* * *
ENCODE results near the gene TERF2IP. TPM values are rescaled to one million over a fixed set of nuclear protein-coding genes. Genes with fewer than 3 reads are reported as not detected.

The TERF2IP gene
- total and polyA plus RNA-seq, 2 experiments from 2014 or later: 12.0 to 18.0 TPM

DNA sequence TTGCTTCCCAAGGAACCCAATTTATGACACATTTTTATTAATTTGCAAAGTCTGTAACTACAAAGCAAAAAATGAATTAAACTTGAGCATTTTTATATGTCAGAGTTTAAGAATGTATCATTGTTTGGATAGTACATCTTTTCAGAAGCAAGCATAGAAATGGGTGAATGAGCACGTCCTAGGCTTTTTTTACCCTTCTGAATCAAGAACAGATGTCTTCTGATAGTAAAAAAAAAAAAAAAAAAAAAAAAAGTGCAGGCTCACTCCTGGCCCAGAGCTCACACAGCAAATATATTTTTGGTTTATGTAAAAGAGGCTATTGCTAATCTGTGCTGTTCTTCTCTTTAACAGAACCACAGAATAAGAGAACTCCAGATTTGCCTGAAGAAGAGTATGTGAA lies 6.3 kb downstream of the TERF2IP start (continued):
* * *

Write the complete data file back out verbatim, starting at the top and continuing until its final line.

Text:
ENCODE results near the gene TERF2IP. TPM values are rescaled to one million over a fixed set of nuclear protein-coding genes. Genes with fewer than 3 reads are reported as not detected.

The TERF2IP gene
- total and polyA plus RNA-seq, 2 experiments from 2014 or later: 12.0 to 18.0 TPM

DNA sequence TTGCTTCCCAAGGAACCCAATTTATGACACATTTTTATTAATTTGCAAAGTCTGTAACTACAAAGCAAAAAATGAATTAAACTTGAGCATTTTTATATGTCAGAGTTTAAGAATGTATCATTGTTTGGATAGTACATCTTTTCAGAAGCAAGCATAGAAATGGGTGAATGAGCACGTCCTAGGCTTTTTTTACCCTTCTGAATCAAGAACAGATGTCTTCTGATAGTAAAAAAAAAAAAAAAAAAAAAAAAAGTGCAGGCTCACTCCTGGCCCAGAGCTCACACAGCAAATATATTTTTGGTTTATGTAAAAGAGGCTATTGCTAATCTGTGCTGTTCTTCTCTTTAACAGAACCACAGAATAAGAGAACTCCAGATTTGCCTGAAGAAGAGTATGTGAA lies 6.3 kb downstream of the TERF2IP start (continued):